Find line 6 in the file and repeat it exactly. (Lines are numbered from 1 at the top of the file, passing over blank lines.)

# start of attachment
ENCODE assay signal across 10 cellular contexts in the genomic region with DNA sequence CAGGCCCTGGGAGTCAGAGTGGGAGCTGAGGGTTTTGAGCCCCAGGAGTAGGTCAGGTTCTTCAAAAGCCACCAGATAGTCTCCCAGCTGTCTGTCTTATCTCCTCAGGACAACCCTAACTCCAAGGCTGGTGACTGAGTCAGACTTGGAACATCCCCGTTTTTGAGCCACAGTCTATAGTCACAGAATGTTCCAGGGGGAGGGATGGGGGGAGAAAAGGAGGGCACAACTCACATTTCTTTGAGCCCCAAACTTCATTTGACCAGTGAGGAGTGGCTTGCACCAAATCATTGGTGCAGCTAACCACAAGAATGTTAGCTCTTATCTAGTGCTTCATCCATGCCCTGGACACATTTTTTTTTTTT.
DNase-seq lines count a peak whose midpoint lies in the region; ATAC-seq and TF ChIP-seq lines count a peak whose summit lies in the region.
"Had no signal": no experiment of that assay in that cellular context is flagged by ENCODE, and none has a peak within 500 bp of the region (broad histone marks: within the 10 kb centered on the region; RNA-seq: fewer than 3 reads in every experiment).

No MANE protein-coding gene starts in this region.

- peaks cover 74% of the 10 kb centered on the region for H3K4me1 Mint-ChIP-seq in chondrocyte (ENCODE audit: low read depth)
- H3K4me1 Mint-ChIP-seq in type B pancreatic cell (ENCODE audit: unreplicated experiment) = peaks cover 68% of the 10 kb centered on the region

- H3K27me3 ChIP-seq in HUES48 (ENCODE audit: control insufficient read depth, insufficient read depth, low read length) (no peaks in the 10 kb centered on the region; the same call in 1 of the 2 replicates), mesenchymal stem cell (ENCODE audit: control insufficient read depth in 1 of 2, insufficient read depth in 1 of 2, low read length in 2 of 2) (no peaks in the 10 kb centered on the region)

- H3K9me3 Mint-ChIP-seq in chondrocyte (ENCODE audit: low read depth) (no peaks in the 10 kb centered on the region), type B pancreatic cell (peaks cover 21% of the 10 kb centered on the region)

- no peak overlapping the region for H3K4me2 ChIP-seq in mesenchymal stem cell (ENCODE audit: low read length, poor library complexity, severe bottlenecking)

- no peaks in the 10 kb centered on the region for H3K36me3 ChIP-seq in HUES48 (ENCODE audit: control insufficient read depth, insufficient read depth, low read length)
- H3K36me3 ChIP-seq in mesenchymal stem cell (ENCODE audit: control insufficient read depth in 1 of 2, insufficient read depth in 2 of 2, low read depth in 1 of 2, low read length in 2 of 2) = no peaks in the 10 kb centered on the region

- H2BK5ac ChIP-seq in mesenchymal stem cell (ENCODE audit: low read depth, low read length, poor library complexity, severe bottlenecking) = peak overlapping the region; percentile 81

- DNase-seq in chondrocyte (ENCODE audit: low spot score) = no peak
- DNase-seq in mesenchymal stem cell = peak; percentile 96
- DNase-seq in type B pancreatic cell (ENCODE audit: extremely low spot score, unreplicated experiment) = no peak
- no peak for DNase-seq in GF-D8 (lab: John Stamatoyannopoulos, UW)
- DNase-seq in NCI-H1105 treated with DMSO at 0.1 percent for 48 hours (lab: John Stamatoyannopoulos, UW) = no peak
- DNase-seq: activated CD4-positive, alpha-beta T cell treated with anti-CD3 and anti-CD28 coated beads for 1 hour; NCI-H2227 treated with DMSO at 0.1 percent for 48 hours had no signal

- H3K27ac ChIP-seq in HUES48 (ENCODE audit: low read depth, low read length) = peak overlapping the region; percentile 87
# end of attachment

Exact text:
- H3K4me1 Mint-ChIP-seq in type B pancreatic cell (ENCODE audit: unreplicated experiment) = peaks cover 68% of the 10 kb centered on the region